Three storks were rescued in southeastern Turkey's Diyarbakır after suffering injuries on their annual migration between Africa and Europe. The storks, given the names Leyla, Ebrar and Begüm, will spend the rest of their lives at the Turkish Animal Rights Federation's (HAYTAP) farm in Bursa. Unfortunately, due to their injuries, the animals cannot fly, and a prosthesis will be made for Leyla, who has difficulty walking because a large part of one of her legs is missing.
With Turkey's strategic geographical position nestled between Africa and the Eurasian landmass, the country is also a popular route for migratory birds flying to Africa from Europe due to its location between the continents. Tens of thousands of birds of different species migrate to Africa from Europe in the autumn, traveling above the skies of Turkey, before they return home in the spring, using the same route. The country's wetlands in the provinces of Hatay and Adana, serve as a stopover and gateway for intercontinental migratory birds arriving from Africa.
The three rescued storks who were unfortunately injured on their seasonal migration route and could no longer fly, were brought to HAYTAP's "Retired Animals Farm" in Bursa, where they are carefully cared for together with other animals at the farm.
Injured in southeastern Turkey, the injured wings of two of the three storks on the migration route were amputated by veterinarians. One of the storks has only one leg and the necessary prosthesis studies have been started in this regard. The storks, which will not be able to fly again, were brought to the "Retired Animals Farm." The Storks live in harmony with cats, goats, lambs, donkeys, ducks, calves and dogs on the farm. Numerous types of injured animals are brought to the farm in Bursa, which was chosen as a pilot province by HAYTAP about two years ago.
HAYTAP established special areas for the cows, sheep and goats injured in the forest fires in the region, especially in the Manavgat district of Antalya last summer. By establishing these special areas the animals continue their treatment by bringing these animals to the farm in Bursa.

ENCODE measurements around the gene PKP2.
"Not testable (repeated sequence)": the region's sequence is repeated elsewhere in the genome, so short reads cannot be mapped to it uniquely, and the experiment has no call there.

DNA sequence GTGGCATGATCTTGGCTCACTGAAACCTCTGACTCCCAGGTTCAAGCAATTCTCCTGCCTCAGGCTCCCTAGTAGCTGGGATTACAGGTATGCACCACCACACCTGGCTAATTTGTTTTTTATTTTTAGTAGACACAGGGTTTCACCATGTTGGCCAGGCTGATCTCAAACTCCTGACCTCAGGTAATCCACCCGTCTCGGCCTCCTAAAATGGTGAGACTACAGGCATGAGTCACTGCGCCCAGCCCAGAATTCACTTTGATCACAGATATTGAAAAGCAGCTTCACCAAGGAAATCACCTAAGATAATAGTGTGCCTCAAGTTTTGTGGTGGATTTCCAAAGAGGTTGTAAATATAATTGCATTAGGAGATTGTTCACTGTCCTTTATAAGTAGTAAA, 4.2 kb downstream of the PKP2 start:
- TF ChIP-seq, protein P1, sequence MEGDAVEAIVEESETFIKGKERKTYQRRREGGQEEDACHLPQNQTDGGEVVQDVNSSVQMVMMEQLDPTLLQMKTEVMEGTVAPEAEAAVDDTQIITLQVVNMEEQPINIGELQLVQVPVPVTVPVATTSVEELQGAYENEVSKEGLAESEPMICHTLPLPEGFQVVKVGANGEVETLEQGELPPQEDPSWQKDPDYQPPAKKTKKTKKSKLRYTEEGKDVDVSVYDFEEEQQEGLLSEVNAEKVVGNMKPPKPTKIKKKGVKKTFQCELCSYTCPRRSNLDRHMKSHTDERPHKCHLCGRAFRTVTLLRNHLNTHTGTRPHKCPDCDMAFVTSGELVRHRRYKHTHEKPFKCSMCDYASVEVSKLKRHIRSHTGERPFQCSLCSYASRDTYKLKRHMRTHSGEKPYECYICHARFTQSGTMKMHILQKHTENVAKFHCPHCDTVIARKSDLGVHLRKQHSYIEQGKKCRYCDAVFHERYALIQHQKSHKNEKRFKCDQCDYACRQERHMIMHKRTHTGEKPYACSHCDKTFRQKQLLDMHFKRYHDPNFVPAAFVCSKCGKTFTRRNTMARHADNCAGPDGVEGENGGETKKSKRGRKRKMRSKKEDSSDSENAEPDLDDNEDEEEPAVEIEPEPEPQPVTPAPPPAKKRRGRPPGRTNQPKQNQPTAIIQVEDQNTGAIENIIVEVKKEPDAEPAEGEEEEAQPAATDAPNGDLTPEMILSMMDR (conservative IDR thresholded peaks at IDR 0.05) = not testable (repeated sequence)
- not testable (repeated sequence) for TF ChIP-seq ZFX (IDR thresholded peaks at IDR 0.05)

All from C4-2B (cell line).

The three injured storks, which became in need of care because they could not fly, were also sent to the Retired Animals Farm. The storks Leyla, Ebrar and Begüm, which will spend the rest of their lives here, have become the focus of attention of the farm.
Work was started to make a prosthetic leg for Leyla, who could not fly and had trouble walking because one of her legs was severely damaged.
Speaking to Demirören News Agency (DHA) Emre Demir, HAYTAP's Bursa representative, said: “Unfortunately, storks have been injured in various accidents in the southeast region and have come to a point where they cannot migrate. The wings of two of them were amputated. They now live with one wing. And one of them has one leg. We have started the necessary prosthesis studies regarding this. If medically possible, we will make a prosthetic leg. It is very meaningful for us that they hold on to life despite their obstacles, that they are still alive and that they do not give up on life. We are really happy that this farm serves its purpose. Normally accustomed to wildlife, storks are not really easy to care for. They need special feeding. We take care to care for them in the best and appropriate way.”
Demir said, “We had winged animals such as ducks and geese, but the stork was a little different for us. Are you happy with this situation? Of course, we are not. Our heart wishes that they could continue to migrate, fly, and live a freer life like their other friends. But unfortunately, there is reality, which is the accident they suffered. Of course, instead of leaving them to die, we opened our arms here."
Demir told Anadolu Agency (AA) that Turkey is home to many animals from various regions.
Stating that they aim to set an example for other metropolitan cities, he explained that they have made progress on the subject.
Emphasizing that most of the animals on the farm were brought here with tragic stories, Demir said: "Some of them were injured in the fire, some of them got stuck on razors in a minefield. Even though most of them are disabled, they can live a lifetime if looked after correctly."
Demir stated that after a general health examination, they thought about how they could take better care of the animals and made plans accordingly.
Demir gave information about the condition of his new guests and said: "There is nothing we can do about the storks whose wings were amputated, but we conducting a study on providing Leyla (the stork) with a prosthetic. We will start working when we find the right specialist. We have faith and say, 'If there is love, there is no obstacle.' We believe that we will overcome this obstacle as well. Even if a wild animal is a stork, they can feel it when you love them. We can feel that happiness when we love them. The biggest common thing of animals that come here is fear. They wonder, 'Will something happen to me?' After a while, we can be as close to them as we are with the cats and dogs here."
Leyla, Ebrar and Begüm will now enjoy their retirement under the careful watch of the professionals at the farm.